Night’s candles are burnt out, and jocund day stands tiptoe on the misty mountain tops.
Spanish life is not always likeable but it is compellingly loveable.
- Christopher Howse: 'A Pilgrim in Spain'*
Living La Vida Loca in Galicia/Spain
A couple of weeks ago, I posted - from a café above our fish and seafood market - a foto of the back of a pazo(mansion) that used to have a vista over the river and the fields beyond. I mentioned its lovely facade, in the quietest square in Pontevedra:-
On the left you can see a small house in a poor state of repair, whose portal is used by at least one sintecho(homeless person) as a place in which to sleep. I might already have said my guess is no one knows now who owns it. Or there's a family dispute about selling it, leaving it to fall into greater and greater disrepair. Which happens quite a lot here in Galicia, where title to property can be exceedingly complex.
Hence my longstanding advice, always use a lawyer here and NEVER rely on the notary and - God forfend! - the ever-so-charming-and-helpful estate agent who will accelerate your purchase. This is the best property lawyer in Galicia. And she is fluent in English and operates throughout Spain.
Reading my diary of 2000 and 2001, it's clear I gradually became inured to the vagaries of the Spanish postal system. Back then, I used to get several magazines from the UK and I knew what date they were published in the UK. So it frustrated me when they didn't arrive here for a couple of weeks. But less and less over time, as I obeyed my own advice to others, viz: Lower your expectations. Have things improved? Well, I think so, possibly because there are a lot fewer items sent in the mail these days. But July and August are still disaster months and yesterday I finally received the edition of Prospect issued in mid December, along with the letter I mention below dated 24 December. So, it depends on the time of year, I guess.
In this, the second poorest region in Spain, we have one of the costliest toll roads in the country - the AP9, which runs along the coast between Vigo and La Coruña. As usual, the fee rose this month, in contrast to elsewhere in Spain, where regional governments have reduced or even abolished fees. I'm not sure anyone knows why. But there are suspicions, of course.
María's New Year, Same Old: Day 11
The EU: Life Post Brexit
Well, I'm even more confused than ever about my EHIC card. Despite being told in December I couldn't have 2 cards, I received yesterday a second one with a letter dated 24 December. This was before my exchange of emails of last week on whether I needed to apply again before or after the first expired - almost immediately - in late January. Unlike the first, the second has an expiry date in December 2024 and a hologram of the Union Jack in the top right hand corner. So, is it the new GHIC, even though it's labelled EUROPEAN HEALTH INSURANCE CARD or EHIC? I might know the answer if and when there's a follow up to last week's email exchange. Or if I apply now for a GHIC, I guess.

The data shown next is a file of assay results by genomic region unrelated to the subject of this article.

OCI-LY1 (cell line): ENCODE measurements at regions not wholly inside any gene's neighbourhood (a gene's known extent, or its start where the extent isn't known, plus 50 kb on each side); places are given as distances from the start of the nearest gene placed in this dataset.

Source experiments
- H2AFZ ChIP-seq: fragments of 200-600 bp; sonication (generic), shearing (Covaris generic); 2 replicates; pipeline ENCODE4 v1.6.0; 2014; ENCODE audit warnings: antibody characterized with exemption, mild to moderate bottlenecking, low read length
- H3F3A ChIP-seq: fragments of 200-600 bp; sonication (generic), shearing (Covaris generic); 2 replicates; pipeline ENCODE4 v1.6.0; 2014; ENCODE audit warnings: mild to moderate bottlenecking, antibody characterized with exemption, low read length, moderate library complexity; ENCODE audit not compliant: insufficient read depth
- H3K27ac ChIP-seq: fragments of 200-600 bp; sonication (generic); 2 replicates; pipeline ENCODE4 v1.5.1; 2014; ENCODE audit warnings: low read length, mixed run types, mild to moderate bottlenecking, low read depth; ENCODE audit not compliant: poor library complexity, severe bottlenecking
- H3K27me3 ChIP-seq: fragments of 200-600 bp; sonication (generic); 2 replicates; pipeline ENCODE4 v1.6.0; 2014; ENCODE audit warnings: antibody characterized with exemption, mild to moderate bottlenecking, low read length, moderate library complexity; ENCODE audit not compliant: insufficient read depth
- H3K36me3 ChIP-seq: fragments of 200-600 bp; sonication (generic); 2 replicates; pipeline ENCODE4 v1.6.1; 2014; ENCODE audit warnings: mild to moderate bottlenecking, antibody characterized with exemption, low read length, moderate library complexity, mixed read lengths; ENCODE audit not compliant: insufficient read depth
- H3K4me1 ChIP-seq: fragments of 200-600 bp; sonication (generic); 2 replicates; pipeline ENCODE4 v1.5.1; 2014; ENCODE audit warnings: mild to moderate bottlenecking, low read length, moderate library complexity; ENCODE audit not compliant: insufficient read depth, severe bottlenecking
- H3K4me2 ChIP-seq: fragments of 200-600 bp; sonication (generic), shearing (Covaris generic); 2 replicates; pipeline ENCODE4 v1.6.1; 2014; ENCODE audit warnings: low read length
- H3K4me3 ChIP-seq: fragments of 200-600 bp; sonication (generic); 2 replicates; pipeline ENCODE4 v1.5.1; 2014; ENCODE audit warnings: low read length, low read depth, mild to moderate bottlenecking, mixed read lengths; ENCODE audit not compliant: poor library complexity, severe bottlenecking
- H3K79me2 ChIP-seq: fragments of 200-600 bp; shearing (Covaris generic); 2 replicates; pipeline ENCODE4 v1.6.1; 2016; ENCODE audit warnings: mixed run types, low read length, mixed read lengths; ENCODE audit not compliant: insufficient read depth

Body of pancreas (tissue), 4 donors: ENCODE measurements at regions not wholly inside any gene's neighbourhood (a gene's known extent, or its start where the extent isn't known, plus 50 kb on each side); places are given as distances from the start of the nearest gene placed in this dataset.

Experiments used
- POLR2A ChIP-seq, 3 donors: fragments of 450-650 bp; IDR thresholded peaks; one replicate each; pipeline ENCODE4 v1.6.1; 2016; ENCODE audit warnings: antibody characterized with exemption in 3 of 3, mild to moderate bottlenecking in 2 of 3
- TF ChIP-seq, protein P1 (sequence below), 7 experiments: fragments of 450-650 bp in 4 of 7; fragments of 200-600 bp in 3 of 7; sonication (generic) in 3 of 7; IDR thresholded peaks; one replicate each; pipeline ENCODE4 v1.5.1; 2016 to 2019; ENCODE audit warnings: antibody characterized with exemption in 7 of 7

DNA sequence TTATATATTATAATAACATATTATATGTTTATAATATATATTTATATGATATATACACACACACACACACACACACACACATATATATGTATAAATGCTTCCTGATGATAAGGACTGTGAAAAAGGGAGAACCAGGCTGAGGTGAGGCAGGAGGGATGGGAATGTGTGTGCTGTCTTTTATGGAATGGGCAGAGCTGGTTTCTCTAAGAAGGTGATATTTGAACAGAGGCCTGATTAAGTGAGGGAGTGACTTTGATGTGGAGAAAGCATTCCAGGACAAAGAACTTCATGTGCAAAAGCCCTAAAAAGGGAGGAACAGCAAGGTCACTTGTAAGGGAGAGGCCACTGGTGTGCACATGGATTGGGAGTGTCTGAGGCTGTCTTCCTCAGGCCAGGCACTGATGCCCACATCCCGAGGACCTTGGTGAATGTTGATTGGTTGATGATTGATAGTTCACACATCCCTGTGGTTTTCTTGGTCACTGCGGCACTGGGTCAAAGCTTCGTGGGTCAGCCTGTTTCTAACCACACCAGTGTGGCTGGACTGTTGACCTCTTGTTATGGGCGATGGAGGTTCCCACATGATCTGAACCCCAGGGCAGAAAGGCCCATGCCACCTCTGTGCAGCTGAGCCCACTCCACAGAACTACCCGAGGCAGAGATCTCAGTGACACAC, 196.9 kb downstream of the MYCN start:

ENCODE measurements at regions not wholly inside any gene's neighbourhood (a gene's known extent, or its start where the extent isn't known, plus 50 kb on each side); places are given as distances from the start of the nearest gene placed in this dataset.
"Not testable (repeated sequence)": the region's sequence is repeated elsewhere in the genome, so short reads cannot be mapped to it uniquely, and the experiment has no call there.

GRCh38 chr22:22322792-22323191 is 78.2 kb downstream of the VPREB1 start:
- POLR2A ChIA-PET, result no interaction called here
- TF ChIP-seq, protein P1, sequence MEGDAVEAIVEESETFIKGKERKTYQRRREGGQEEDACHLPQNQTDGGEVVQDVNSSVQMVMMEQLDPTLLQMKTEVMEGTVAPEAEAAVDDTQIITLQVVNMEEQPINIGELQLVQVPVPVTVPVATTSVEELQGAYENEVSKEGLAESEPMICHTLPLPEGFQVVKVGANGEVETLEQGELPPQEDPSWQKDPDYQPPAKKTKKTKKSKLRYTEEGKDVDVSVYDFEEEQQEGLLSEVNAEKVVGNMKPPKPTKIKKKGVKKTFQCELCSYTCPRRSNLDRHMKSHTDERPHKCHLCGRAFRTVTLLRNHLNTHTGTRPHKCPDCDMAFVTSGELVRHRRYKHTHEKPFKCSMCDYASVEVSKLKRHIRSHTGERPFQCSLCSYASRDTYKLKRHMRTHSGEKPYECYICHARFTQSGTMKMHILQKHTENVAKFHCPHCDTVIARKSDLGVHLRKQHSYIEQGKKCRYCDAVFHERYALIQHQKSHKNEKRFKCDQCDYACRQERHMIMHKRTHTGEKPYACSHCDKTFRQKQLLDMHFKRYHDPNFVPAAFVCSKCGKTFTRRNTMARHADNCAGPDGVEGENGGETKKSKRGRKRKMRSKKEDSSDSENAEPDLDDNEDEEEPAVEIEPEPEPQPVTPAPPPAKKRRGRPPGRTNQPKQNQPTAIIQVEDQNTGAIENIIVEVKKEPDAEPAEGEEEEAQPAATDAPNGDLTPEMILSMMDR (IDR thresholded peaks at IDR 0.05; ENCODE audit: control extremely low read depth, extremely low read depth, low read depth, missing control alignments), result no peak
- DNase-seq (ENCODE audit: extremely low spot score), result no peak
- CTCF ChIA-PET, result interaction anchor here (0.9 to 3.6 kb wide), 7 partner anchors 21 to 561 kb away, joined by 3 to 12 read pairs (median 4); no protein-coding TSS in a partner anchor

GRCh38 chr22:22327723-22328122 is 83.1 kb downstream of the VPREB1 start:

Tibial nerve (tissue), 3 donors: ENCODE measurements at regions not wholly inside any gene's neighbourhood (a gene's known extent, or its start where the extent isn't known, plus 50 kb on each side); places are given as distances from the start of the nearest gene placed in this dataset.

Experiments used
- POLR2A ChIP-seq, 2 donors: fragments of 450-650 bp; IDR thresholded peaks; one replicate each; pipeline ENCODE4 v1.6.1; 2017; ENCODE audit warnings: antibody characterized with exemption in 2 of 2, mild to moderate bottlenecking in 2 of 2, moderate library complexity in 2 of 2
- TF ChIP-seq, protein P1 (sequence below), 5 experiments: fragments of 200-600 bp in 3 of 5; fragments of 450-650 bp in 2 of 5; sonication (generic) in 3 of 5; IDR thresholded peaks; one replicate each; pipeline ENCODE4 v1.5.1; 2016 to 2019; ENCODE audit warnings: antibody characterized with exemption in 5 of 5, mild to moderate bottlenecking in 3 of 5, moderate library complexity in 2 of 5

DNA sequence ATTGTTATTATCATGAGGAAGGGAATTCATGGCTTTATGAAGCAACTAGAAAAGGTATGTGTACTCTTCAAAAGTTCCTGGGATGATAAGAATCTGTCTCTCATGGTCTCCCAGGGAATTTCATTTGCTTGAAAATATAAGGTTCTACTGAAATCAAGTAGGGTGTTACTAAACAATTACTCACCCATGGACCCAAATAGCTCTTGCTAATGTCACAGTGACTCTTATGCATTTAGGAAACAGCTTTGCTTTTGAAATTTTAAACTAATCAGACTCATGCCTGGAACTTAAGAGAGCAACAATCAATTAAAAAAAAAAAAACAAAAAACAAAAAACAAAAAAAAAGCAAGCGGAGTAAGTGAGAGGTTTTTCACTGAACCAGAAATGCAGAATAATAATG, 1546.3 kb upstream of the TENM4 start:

The Way of the World
The company Peloton, which sells snazzy, expensive exercise bikes, is now valued on the crazy US stock exchange at more than the Ford motor company.
Had to believe but it's said English is the only language in the world which capitalises the first person singular - I. Other than at the start of a sentence, I guess.
Reader Perry has introduced me to a new world portainjerto, meaning 'rootstock'. As in: El que quiera tener el fruto sin dificultad, debe plantar el árbol sobre portainjerto enano. But I don't suppose I'll be using it much. If ever.
Another couple of words new to me: trasmallo(trammel net) and fisga(trident) in a report about salmon poachers. Also not terribly useful.
Plus Escarmentar: To punish; teach a lesson to. In a report about parents prosecuted for hitting their kids.
More less common examples:
Never too late to do well: Nunca es tarde si la dicha es buena.
No one will notice in the dark: De noche, todos los gatos son pardos.
Nothing goes on for ever: No hay mal ni bien que cien años dure.
Finally . . .
Every Xmas, Private Eye publishes a page or two of spoof small ads. Here's one of this year's crop:-
You should know that sometimes one of the satirical inventions actually makes it to the market . . Life imitating Art, as it were.
* A terrible book, by the way. Don't be tempted to buy it, unless you're a very religious Protestant.